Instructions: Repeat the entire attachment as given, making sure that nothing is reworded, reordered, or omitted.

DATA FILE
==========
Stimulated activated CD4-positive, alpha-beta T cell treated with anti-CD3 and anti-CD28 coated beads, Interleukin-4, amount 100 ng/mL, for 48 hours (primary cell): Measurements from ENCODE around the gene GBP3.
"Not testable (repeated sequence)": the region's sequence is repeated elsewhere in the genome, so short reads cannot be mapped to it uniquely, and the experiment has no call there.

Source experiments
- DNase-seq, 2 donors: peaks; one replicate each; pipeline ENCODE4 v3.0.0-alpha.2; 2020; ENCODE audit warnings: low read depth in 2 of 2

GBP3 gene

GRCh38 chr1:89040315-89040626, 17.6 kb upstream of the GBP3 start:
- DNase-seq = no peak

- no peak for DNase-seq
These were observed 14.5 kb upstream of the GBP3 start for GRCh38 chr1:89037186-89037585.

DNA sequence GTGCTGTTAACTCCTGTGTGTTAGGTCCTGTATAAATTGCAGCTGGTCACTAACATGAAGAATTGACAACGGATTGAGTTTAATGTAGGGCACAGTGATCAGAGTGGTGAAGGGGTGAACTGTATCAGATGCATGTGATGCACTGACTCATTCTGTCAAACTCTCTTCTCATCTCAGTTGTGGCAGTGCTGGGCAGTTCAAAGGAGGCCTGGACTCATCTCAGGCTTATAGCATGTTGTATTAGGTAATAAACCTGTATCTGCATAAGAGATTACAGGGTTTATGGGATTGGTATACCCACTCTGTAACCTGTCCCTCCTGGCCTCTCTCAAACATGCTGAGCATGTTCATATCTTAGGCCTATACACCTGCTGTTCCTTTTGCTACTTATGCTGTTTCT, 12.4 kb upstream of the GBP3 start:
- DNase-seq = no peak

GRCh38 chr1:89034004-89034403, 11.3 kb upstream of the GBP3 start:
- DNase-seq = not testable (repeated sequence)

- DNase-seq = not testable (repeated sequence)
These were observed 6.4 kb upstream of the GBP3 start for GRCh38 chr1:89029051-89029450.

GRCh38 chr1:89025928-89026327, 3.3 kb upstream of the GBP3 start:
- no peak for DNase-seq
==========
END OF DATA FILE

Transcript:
Stimulated activated CD4-positive, alpha-beta T cell treated with anti-CD3 and anti-CD28 coated beads, Interleukin-4, amount 100 ng/mL, for 48 hours (primary cell): Measurements from ENCODE around the gene GBP3.
"Not testable (repeated sequence)": the region's sequence is repeated elsewhere in the genome, so short reads cannot be mapped to it uniquely, and the experiment has no call there.

Source experiments
- DNase-seq, 2 donors: peaks; one replicate each; pipeline ENCODE4 v3.0.0-alpha.2; 2020; ENCODE audit warnings: low read depth in 2 of 2

GBP3 gene

GRCh38 chr1:89040315-89040626, 17.6 kb upstream of the GBP3 start:
- DNase-seq = no peak

- no peak for DNase-seq
These were observed 14.5 kb upstream of the GBP3 start for GRCh38 chr1:89037186-89037585.

DNA sequence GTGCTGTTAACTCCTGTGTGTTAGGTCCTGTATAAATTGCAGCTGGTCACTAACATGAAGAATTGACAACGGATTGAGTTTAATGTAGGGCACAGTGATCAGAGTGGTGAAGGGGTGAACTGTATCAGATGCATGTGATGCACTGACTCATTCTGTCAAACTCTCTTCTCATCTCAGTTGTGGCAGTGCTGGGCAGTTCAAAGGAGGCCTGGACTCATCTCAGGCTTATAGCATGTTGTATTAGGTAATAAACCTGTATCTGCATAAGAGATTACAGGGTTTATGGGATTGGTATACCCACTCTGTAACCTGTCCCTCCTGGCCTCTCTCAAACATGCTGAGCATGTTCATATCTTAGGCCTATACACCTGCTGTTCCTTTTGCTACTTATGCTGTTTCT, 12.4 kb upstream of the GBP3 start:
- DNase-seq = no peak

GRCh38 chr1:89034004-89034403, 11.3 kb upstream of the GBP3 start:
- DNase-seq = not testable (repeated sequence)

- DNase-seq = not testable (repeated sequence)
These were observed 6.4 kb upstream of the GBP3 start for GRCh38 chr1:89029051-89029450.

GRCh38 chr1:89025928-89026327, 3.3 kb upstream of the GBP3 start:
- no peak for DNase-seq